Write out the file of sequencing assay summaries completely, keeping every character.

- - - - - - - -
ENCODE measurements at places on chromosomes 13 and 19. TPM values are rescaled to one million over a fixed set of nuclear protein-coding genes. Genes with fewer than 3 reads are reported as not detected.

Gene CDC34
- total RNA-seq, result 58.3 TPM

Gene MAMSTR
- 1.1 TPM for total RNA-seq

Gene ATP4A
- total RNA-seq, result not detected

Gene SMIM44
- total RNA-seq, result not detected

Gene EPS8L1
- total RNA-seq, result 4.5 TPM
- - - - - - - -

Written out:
ENCODE measurements at places on chromosomes 13 and 19. TPM values are rescaled to one million over a fixed set of nuclear protein-coding genes. Genes with fewer than 3 reads are reported as not detected.

Gene CDC34
- total RNA-seq, result 58.3 TPM

Gene MAMSTR
- 1.1 TPM for total RNA-seq

Gene ATP4A
- total RNA-seq, result not detected

Gene SMIM44
- total RNA-seq, result not detected

Gene EPS8L1
- total RNA-seq, result 4.5 TPM